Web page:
- An alarming statistic for retirement, percent of those aged 75 and up with mortgage debt more than doubled from 8.4% in ’01 to 21.2% in ’11.
- The percent of homeowners aged 65 and up carrying mortgage debt increased from 22% in 2001 to 30% in 2011 per the CFPB, impacting retirement
- The now-complete refinance boom saw more than 25 million US borrowers refinance with $70+ in total interest savings per Freddie Mac.
- First-time homebuyers accounted for just 16% of all new home sales in June, the fewest since data collection commenced 15 years ago per NAHB
- While the total listings for sale are up 6.5% in June 2014 vs June 2013, homes priced below $198,000 (1/3rd of all listings) were down 17%.
- Increased jobs and rising tax collections saw the US deficit shrink 3% compared to a year ago, totaling $95 billion in July per the Treasury
- While Western Europe had the highest top personal income tax rate at 46%, the US is next at 39.6% per KPMG.
- One in four households (24%) reported incurring an unexpected major medical expense in the past 12 months per Federal Reserve study.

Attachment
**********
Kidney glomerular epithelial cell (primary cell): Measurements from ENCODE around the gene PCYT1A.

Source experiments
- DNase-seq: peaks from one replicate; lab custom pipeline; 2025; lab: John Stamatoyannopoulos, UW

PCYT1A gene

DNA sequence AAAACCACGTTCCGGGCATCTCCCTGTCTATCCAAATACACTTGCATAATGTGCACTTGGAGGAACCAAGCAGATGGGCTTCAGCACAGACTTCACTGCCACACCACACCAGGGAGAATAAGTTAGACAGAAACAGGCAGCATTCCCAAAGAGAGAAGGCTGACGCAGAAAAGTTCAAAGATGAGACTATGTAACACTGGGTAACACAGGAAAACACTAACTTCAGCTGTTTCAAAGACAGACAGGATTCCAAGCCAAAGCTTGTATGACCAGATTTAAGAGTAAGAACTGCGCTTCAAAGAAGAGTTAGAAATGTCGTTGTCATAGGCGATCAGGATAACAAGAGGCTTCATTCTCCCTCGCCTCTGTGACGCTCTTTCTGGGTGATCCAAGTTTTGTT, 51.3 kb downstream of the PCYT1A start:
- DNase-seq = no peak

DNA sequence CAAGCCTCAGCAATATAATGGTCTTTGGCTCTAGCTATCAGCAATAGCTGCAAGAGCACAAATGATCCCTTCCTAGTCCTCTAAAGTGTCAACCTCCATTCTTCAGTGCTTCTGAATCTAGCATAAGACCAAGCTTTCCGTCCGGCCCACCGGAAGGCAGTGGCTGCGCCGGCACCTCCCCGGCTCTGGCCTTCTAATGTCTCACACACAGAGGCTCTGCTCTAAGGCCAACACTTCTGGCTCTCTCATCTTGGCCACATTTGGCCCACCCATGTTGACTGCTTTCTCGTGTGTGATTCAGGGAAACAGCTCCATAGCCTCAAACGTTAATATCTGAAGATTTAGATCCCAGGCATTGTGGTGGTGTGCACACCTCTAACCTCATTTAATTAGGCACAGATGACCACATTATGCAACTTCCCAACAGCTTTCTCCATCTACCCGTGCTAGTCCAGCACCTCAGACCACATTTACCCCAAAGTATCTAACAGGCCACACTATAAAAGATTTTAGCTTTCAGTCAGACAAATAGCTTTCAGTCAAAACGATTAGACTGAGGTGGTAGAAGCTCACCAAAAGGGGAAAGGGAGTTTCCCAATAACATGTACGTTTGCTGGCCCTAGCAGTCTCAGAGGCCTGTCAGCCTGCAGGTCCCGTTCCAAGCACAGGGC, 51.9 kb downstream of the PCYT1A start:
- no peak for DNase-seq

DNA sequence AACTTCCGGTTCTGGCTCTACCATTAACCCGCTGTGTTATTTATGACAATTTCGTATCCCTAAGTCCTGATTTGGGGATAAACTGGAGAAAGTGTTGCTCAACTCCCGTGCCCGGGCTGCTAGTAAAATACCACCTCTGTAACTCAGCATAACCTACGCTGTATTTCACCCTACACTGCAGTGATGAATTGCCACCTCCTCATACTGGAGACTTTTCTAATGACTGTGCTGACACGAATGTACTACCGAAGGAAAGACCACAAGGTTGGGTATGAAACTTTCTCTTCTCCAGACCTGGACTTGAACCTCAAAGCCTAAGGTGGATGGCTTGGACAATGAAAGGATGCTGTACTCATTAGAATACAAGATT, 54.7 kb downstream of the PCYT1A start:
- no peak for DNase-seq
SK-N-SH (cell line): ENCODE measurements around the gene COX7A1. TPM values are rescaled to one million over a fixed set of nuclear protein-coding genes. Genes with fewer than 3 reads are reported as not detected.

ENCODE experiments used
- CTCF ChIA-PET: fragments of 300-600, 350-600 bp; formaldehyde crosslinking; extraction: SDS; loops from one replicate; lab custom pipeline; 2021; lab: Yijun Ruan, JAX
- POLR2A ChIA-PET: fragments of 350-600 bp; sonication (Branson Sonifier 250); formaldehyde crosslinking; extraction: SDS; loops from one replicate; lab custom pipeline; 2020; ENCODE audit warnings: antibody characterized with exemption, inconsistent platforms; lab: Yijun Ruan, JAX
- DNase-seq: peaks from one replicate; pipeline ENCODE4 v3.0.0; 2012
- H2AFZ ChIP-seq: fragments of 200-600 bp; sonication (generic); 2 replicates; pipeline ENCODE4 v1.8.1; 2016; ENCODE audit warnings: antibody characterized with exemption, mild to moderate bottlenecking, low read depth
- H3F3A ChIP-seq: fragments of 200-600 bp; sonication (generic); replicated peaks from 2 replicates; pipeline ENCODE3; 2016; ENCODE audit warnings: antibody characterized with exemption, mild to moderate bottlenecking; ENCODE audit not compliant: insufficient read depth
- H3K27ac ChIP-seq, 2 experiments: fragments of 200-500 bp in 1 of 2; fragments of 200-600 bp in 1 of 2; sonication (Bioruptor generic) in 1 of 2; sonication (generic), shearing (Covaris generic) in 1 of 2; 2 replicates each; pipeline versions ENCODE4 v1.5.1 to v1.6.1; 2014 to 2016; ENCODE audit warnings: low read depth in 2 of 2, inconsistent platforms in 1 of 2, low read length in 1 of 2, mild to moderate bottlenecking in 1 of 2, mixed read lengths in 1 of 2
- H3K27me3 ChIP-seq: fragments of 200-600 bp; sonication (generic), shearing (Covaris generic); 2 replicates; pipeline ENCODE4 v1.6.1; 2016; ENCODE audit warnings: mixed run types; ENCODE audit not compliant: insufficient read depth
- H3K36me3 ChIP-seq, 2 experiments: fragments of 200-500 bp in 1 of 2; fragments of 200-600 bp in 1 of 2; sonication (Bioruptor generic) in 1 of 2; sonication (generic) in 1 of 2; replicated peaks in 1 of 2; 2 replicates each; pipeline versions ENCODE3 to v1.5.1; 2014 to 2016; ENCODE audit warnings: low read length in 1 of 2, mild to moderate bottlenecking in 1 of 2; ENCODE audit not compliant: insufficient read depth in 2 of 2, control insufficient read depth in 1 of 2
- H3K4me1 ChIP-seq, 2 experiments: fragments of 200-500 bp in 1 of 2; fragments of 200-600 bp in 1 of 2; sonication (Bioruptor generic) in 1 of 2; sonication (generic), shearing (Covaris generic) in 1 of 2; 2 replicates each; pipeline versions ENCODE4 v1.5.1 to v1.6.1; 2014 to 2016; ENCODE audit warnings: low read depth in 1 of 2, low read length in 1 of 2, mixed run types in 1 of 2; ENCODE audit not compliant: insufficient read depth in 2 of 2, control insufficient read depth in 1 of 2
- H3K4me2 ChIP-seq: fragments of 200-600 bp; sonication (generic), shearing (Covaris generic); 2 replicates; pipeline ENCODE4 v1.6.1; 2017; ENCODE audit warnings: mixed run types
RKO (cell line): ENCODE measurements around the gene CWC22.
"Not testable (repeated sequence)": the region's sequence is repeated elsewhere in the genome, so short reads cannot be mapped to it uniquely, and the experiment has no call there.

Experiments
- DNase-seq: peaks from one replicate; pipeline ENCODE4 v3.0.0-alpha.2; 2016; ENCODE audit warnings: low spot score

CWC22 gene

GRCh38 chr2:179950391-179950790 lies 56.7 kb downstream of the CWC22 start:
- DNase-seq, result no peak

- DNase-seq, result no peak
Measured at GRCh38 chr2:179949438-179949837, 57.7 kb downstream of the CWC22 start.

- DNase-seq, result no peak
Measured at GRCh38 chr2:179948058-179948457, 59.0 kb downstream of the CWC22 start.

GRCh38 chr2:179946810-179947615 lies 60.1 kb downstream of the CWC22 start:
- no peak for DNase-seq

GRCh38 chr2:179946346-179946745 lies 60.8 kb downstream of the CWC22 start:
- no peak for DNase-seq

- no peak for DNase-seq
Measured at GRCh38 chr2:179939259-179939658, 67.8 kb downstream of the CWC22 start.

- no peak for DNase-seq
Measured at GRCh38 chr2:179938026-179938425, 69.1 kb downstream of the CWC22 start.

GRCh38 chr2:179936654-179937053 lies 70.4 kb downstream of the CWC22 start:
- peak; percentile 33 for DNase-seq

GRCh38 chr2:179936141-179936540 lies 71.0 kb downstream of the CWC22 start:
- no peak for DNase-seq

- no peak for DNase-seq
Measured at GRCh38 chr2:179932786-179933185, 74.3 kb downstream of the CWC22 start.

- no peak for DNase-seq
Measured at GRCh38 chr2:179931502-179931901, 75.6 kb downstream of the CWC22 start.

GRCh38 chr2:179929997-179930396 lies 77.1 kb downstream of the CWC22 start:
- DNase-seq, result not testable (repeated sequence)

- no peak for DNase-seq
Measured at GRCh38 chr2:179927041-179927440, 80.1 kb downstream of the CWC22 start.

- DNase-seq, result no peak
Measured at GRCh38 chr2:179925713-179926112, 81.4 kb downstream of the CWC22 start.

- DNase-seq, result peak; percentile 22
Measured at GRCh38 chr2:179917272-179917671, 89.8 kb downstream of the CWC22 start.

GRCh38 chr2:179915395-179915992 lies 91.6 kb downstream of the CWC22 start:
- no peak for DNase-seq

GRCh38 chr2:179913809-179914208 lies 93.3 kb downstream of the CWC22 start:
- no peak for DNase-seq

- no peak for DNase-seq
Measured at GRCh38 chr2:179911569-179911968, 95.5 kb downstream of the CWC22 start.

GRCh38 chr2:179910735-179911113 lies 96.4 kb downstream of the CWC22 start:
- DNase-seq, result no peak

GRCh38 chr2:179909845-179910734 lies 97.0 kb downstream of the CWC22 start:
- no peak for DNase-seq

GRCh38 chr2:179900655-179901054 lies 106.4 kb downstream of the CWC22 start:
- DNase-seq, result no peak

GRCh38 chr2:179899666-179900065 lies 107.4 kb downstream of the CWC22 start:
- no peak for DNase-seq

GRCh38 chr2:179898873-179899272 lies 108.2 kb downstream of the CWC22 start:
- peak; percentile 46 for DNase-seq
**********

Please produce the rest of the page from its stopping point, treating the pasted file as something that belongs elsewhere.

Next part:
- 43% responding to a Federal Reserve study reported not being able to pay out-of-pocket for major medical expenses.
- Of those households with savings prior to the 2008-2009 recession, 57% reported using up some or all of their savings in a Fed study.
- More than half of US households reported in a Federal Reserve survey of saving some of their income. 1 in 5 spent more than they earned 21%
- The primary reason among renters for not owning a home was lack of down payment (45%) followed by not qualifying for a mortgage (29%) – Fed.
- 45% of having owned their home at least 5 years responded that the value of their home was less than in 2008 per Fed survey.